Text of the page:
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Sherry Maragh, MD
Skin Cancer: What You Should Know
Maragh Dermatology, Surgery & Vein Institute
. https://maraghdermatology.com/

Skin Cancer: What You Should Know

Skin Cancer: What You Should Know

The largest organ of the human body is the skin. With this in mind, it makes sense that skin cancer is the most prevalent of all types of cancers, affecting approximately one million Americans every year.


Basal cell carcinoma (BCC) appears frequenty on the head, neck, and hands as a small, fleshy bump, nodule, or red patch.

Untreated, the cancer may begin to bleed, crust over, heal, and repeat the cycle. BCC can extend below the skin to the bone and nerves, causing considerable local damage.

Squamous cell carcinoma (SCC) is typically located on the face, lips, ears and mouth. This cancer may appear as a bump, or as a red, scaly patch. SCC can develop into large masses and become invasive. Unlike basal cell carcinoma, SCC can metastasize (spread to other parts of the body).

Malignant melanoma is the most deadly of all skin cancers. Melanoma may appear suddenly or begin in or near a mole, or another dark spot in the skin. It is important to know the location and appearance of the moles on your body to detect changes early.


As with many diseases, BCC culminates from a combination of genetic and environmental factors, with the majority of impact occurring during childhood and adolescence. Overexposure to UV radiation from the sun is a major factor and has a cumulative effect. Other contributing factors include therapeutic radiation, chemical toxins and immunosuppressant medications. All of these factors are also linked with the cause of SCC. Research now indicates, however, that an additional factor may contribute to the disease. The human papillomavirus (HPV), which sometimes is a contributing factor to other cancers, may play a role in the development of squamous cell skin cancers as well.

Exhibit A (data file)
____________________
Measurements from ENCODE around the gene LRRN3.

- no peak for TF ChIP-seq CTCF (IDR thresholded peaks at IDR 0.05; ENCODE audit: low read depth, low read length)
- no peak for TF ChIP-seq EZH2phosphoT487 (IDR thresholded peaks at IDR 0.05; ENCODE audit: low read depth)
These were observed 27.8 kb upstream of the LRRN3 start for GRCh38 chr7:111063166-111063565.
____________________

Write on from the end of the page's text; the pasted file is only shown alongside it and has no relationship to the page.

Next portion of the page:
Radiation from the sun is the main concern linked to the development of melanoma. Factors that increase the risk of developing melanoma include blistering, severe sunburn during childhood or adolescence, fair skin, a large number of moles, a significant number of dysplastic nevi (abnormal moles) or a family and/or personal history of previous melanoma.


Prevention and detection are the best tools for fighting all forms of skin cancer. When exposing the skin to the sun’s rays there is always a risk involved, however there are several ways in which to minimize the risk:

  • SPF15 or stronger with repeated applications every two hours
  • Protective clothing like sunglasses, shirts, wide-brimmed hats and special SPF clothing
  • Seek shade whenever possible
  • Avoid exposure during peak hours; 10AM to 2PM

Treatment varies depending on the type of skin cancer contracted, developmental stage, bodily location of the cancer and the patient’s best interests. Possible treatments include excision, laser surgery, Mohs surgery, cryosurgery, chemotherapy, radiation therapy and/or biological therapy.

Early detection is the best way to ensure successful treatment. Any change in the skin’s appearance, especially pertaining to existing moles, should be brought to a board certified dermatologist’s attention.

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